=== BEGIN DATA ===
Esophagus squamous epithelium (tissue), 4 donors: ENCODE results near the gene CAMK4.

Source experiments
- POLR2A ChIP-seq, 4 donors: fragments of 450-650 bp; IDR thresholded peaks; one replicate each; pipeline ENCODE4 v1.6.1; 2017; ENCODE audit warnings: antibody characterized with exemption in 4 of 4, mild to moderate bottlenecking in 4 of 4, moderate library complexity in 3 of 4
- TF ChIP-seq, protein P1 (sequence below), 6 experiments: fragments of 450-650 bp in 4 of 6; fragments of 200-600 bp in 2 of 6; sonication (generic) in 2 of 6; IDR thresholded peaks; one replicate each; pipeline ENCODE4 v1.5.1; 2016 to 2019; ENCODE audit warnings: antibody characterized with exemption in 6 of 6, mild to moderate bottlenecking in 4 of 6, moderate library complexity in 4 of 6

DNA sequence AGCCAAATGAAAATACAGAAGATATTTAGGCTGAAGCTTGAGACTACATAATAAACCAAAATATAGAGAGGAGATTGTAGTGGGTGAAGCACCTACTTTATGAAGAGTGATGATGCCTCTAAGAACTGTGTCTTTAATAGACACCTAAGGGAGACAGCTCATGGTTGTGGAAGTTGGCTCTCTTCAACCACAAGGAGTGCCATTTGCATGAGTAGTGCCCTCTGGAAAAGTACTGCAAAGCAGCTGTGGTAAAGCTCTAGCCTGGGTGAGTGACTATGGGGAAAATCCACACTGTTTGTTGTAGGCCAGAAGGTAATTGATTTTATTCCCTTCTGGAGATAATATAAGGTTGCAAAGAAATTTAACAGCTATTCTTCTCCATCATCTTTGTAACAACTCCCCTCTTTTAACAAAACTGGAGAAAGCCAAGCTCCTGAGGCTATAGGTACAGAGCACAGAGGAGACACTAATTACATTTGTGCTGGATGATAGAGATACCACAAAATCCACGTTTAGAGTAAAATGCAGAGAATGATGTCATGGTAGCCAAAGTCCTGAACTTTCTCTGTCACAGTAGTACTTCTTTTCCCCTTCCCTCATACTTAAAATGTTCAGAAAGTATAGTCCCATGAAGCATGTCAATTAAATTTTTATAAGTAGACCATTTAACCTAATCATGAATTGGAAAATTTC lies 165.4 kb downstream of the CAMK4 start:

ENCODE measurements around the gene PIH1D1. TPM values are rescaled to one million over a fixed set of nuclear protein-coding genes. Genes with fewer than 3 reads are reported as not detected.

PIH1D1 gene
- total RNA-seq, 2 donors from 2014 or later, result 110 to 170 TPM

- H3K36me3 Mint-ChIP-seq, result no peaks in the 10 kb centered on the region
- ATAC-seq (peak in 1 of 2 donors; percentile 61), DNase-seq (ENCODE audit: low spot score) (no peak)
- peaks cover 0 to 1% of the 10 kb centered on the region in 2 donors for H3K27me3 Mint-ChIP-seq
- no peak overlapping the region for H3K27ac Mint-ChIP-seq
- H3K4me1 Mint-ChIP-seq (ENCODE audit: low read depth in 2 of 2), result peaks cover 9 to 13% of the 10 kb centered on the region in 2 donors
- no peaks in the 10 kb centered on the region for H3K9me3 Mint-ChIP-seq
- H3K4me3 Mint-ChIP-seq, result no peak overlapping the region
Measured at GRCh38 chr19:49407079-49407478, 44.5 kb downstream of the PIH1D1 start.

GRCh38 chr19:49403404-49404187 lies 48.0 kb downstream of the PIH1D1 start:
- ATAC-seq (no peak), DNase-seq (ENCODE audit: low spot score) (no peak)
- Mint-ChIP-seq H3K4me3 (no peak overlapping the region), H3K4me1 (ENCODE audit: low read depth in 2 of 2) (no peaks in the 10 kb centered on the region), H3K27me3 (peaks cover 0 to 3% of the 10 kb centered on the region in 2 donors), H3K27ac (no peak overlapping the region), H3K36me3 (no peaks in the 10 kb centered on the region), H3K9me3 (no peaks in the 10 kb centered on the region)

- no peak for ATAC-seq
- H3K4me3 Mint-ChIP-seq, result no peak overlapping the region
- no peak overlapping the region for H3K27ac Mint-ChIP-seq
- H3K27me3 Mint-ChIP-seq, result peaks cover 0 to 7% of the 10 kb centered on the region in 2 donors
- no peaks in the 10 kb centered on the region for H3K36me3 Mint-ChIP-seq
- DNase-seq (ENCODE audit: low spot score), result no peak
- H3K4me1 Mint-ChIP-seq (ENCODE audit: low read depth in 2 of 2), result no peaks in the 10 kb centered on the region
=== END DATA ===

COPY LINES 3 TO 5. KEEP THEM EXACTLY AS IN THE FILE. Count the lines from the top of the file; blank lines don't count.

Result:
- POLR2A ChIP-seq, 4 donors: fragments of 450-650 bp; IDR thresholded peaks; one replicate each; pipeline ENCODE4 v1.6.1; 2017; ENCODE audit warnings: antibody characterized with exemption in 4 of 4, mild to moderate bottlenecking in 4 of 4, moderate library complexity in 3 of 4
- TF ChIP-seq, protein P1 (sequence below), 6 experiments: fragments of 450-650 bp in 4 of 6; fragments of 200-600 bp in 2 of 6; sonication (generic) in 2 of 6; IDR thresholded peaks; one replicate each; pipeline ENCODE4 v1.5.1; 2016 to 2019; ENCODE audit warnings: antibody characterized with exemption in 6 of 6, mild to moderate bottlenecking in 4 of 6, moderate library complexity in 4 of 6

DNA sequence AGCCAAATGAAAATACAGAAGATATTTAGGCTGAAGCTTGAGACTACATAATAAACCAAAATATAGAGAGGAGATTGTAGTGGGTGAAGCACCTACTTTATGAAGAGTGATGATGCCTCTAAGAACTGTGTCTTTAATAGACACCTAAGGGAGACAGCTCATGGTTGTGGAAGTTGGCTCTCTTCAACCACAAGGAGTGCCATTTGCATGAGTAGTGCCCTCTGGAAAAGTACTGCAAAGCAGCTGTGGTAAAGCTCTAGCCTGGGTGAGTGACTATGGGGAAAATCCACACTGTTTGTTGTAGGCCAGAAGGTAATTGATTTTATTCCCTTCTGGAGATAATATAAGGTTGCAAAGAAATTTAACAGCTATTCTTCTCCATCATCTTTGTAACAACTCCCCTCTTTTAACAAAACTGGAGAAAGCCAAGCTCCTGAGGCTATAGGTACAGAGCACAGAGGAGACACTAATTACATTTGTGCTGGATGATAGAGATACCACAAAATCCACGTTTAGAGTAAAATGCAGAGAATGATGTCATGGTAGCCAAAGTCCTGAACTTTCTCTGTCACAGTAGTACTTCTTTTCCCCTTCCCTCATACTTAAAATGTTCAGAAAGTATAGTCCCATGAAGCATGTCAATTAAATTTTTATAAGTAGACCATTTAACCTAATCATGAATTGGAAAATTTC lies 165.4 kb downstream of the CAMK4 start: